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Indirect effects and distributed control in ecosystems: Temporal variation of indirect effects in a seven-compartment model of nitrogen flow in the Neuse River Estuary, USA—Time series analysis
Author/Authors :
Borrett، نويسنده , , Stuart R. and Whipple، نويسنده , , Stuart J. and Patten، نويسنده , , Bernard C. and Christian، نويسنده , , Robert R.، نويسنده ,
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Abstract :
Indirect effects, the ability of one element in a system to impact another without direct interaction, are critical components of complex adaptive systems. Network environ analysis (NEA) is an environmental extension of economic input–output analysis that characterizes and quantifies indirect effects transmitted by a specific currency (e.g., carbon, nitrogen) within a steady state system. Previous NEA results suggest that indirect effects tend to dominate direct effects in ecosystems. Although steady state models may be useful, ecologists are often interested in system dynamics. In this article, we use NEA to investigate the temporal dynamics of indirect effects in 16 steady state models of nitrogen cycling in the Neuse River Estuary, USA. These models were originally constructed by Christian and Thomas [Christian, R.R., Thomas, C.R., 2003. Network analysis of nitrogen inputs and cycling in the Neuse River Estuary, North Carolina, USA. Estuaries 26, 815–828]. Our work had two primary objectives: (1) describe and quantify the temporal dynamics of indirect flows and (2) identify the importance of model factors in determining the magnitude of indirect flows. Our results indicate that indirect flows transmitted by the network of nitrogen transactions, especially microbial transformations, dominated direct flows in the Neuse River Estuary between spring 1985 and winter 1989. When we examined the indirect flow index (ratio of indirect to total system throughflow), we were surprised by the relatively small amount of temporal variation within the Neuse River Estuary. In all seasons, indirect flow was more than 80% of TST, and there was no significant interannual variation. Our analysis also revealed no clear relationship between boundary or direct flow and indirect flow, but a strong association between cycled and indirect flow. We conclude that while an increase in boundary, direct, and cycled flows can influence indirect flows, in the Neuse River Estuary models indirect flows are predominantly due to cycling. If nitrogen loading had been reduced during our study period, this system likely would have remained eutrophic for an extended period of time. If we assume the system remained similar in 1997, we would expect the legislated reduction of nitrogen loading to have little immediate effect, although this action will be important for long-term change. Dominance of indirect flow due to cycling makes this system state relatively difficult to change rapidly by external forcing. In this sense, the indirect effects stabilize the system, making it more resistant to external perturbations, though it may be more sensitive in the long-term.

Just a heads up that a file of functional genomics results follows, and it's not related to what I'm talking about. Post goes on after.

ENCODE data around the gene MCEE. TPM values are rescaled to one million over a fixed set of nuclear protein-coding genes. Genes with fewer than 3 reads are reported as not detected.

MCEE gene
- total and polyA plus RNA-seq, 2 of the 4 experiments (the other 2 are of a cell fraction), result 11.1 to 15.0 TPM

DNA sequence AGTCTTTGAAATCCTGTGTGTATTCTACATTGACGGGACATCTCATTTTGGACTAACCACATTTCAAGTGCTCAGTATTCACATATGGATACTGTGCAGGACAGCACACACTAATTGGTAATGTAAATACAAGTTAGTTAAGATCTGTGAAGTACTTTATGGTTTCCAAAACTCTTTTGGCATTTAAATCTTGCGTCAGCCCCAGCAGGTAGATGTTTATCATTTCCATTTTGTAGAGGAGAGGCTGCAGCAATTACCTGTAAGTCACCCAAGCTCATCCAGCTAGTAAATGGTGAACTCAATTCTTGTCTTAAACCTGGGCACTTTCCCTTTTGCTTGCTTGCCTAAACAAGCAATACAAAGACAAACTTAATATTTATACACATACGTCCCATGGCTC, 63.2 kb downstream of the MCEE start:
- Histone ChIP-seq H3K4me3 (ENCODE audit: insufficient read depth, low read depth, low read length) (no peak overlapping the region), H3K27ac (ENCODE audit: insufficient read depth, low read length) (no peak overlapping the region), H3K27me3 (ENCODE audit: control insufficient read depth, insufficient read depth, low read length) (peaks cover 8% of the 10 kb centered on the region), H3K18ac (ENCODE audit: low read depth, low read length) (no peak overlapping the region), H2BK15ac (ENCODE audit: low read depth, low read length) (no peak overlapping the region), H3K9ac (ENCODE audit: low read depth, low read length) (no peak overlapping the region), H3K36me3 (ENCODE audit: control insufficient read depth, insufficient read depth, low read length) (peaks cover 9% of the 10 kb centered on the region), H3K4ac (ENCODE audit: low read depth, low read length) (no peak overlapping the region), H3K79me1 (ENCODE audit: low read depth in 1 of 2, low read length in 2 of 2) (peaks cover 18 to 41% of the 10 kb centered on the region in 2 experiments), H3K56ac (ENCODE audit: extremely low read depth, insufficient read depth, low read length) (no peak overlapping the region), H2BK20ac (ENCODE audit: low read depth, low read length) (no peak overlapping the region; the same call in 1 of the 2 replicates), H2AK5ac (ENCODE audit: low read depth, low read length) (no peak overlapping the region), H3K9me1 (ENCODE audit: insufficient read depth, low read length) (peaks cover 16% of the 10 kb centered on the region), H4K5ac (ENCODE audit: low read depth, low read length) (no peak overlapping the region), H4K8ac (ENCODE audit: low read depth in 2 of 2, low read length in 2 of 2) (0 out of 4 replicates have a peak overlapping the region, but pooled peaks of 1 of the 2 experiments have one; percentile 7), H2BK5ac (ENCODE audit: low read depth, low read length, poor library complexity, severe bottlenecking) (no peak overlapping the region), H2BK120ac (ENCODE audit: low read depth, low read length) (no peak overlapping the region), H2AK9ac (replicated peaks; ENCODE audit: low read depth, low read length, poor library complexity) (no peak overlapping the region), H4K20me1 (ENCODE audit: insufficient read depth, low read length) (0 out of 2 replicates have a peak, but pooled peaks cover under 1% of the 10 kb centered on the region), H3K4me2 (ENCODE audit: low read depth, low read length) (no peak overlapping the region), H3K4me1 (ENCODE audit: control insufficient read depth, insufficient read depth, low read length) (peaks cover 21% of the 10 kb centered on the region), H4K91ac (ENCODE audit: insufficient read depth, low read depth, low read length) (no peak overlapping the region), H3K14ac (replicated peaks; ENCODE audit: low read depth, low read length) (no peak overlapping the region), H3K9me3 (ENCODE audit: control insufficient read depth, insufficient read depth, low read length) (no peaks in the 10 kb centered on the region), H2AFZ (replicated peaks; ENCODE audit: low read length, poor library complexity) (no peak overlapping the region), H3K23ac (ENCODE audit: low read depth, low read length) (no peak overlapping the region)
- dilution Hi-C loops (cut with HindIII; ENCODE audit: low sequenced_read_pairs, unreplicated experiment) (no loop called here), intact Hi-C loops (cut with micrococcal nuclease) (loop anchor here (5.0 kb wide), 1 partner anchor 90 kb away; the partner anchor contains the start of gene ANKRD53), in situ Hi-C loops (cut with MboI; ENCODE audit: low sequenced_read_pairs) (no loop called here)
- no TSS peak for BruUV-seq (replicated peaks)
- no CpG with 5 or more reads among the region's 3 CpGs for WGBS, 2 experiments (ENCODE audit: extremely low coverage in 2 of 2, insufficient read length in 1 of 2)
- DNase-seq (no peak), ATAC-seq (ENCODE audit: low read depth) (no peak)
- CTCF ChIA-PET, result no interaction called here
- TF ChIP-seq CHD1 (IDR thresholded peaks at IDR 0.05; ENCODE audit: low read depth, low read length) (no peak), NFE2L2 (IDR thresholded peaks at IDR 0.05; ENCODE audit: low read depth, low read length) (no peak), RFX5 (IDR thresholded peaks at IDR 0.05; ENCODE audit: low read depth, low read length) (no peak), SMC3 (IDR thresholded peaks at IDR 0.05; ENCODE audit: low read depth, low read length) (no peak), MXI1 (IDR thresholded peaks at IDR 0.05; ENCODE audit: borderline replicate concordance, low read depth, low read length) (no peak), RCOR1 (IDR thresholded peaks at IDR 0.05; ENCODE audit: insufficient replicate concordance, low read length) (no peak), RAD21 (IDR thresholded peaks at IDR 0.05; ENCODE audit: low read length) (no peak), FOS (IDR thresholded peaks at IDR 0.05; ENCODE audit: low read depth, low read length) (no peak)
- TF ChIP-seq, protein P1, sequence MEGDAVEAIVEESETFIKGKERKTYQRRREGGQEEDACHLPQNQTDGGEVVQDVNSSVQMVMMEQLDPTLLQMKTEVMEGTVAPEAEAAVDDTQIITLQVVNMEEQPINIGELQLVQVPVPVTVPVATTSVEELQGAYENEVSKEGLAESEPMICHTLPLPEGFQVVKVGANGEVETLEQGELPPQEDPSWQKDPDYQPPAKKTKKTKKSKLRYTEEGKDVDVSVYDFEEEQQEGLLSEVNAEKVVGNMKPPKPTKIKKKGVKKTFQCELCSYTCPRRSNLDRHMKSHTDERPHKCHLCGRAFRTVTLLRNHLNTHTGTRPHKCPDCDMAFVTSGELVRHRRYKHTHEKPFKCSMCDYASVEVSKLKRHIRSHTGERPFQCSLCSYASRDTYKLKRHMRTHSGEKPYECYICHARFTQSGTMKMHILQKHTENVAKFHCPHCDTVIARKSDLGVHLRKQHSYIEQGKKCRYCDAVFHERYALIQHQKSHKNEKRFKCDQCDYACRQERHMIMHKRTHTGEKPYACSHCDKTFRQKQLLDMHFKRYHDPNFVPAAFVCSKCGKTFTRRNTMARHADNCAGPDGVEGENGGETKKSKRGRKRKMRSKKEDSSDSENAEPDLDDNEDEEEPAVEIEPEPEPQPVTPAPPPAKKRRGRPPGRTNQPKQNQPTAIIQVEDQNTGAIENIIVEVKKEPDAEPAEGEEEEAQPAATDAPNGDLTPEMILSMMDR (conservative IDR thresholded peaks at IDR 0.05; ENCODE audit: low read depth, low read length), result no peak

Keywords :
Indirect interactions , Indirect flow index , Ecological network analysis , nitrogen cycling , Network environ analysis
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